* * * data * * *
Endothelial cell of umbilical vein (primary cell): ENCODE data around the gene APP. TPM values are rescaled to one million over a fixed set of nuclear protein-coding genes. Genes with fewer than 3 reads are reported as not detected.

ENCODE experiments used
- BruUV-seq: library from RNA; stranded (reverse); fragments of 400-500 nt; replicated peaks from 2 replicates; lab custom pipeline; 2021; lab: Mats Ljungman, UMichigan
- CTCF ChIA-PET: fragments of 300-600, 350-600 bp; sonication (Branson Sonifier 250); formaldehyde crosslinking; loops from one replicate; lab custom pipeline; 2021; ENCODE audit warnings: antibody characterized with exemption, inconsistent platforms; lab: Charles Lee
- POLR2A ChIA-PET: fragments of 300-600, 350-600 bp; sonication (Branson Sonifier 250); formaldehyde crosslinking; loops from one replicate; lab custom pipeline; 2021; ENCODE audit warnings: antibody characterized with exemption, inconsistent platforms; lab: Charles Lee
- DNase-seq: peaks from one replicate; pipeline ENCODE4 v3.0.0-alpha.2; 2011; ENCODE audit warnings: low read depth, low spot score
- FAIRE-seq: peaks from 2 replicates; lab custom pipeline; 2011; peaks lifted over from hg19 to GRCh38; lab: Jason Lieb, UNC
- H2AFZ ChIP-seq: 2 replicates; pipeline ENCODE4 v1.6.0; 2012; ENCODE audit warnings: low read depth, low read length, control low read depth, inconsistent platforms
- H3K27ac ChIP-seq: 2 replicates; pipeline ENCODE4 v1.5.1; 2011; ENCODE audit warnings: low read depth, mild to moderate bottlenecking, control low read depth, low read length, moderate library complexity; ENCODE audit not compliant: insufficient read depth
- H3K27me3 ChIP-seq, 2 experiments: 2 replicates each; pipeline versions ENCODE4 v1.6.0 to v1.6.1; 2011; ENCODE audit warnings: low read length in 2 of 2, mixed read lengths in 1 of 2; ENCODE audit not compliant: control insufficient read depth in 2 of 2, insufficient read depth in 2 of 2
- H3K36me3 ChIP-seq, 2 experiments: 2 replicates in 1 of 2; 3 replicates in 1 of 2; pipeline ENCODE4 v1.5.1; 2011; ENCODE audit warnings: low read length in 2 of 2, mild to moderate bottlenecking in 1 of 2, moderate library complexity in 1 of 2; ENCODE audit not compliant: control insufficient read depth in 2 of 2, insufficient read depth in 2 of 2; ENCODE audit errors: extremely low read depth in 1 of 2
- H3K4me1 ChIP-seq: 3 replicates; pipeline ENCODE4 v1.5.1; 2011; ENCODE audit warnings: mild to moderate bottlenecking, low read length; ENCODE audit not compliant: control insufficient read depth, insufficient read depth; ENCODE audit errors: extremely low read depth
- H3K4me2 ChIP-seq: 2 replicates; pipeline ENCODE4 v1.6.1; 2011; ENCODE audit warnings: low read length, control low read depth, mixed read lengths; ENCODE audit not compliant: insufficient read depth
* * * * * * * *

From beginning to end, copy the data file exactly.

Endothelial cell of umbilical vein (primary cell): ENCODE data around the gene APP. TPM values are rescaled to one million over a fixed set of nuclear protein-coding genes. Genes with fewer than 3 reads are reported as not detected.

ENCODE experiments used
- BruUV-seq: library from RNA; stranded (reverse); fragments of 400-500 nt; replicated peaks from 2 replicates; lab custom pipeline; 2021; lab: Mats Ljungman, UMichigan
- CTCF ChIA-PET: fragments of 300-600, 350-600 bp; sonication (Branson Sonifier 250); formaldehyde crosslinking; loops from one replicate; lab custom pipeline; 2021; ENCODE audit warnings: antibody characterized with exemption, inconsistent platforms; lab: Charles Lee
- POLR2A ChIA-PET: fragments of 300-600, 350-600 bp; sonication (Branson Sonifier 250); formaldehyde crosslinking; loops from one replicate; lab custom pipeline; 2021; ENCODE audit warnings: antibody characterized with exemption, inconsistent platforms; lab: Charles Lee
- DNase-seq: peaks from one replicate; pipeline ENCODE4 v3.0.0-alpha.2; 2011; ENCODE audit warnings: low read depth, low spot score
- FAIRE-seq: peaks from 2 replicates; lab custom pipeline; 2011; peaks lifted over from hg19 to GRCh38; lab: Jason Lieb, UNC
- H2AFZ ChIP-seq: 2 replicates; pipeline ENCODE4 v1.6.0; 2012; ENCODE audit warnings: low read depth, low read length, control low read depth, inconsistent platforms
- H3K27ac ChIP-seq: 2 replicates; pipeline ENCODE4 v1.5.1; 2011; ENCODE audit warnings: low read depth, mild to moderate bottlenecking, control low read depth, low read length, moderate library complexity; ENCODE audit not compliant: insufficient read depth
- H3K27me3 ChIP-seq, 2 experiments: 2 replicates each; pipeline versions ENCODE4 v1.6.0 to v1.6.1; 2011; ENCODE audit warnings: low read length in 2 of 2, mixed read lengths in 1 of 2; ENCODE audit not compliant: control insufficient read depth in 2 of 2, insufficient read depth in 2 of 2
- H3K36me3 ChIP-seq, 2 experiments: 2 replicates in 1 of 2; 3 replicates in 1 of 2; pipeline ENCODE4 v1.5.1; 2011; ENCODE audit warnings: low read length in 2 of 2, mild to moderate bottlenecking in 1 of 2, moderate library complexity in 1 of 2; ENCODE audit not compliant: control insufficient read depth in 2 of 2, insufficient read depth in 2 of 2; ENCODE audit errors: extremely low read depth in 1 of 2
- H3K4me1 ChIP-seq: 3 replicates; pipeline ENCODE4 v1.5.1; 2011; ENCODE audit warnings: mild to moderate bottlenecking, low read length; ENCODE audit not compliant: control insufficient read depth, insufficient read depth; ENCODE audit errors: extremely low read depth
- H3K4me2 ChIP-seq: 2 replicates; pipeline ENCODE4 v1.6.1; 2011; ENCODE audit warnings: low read length, control low read depth, mixed read lengths; ENCODE audit not compliant: insufficient read depth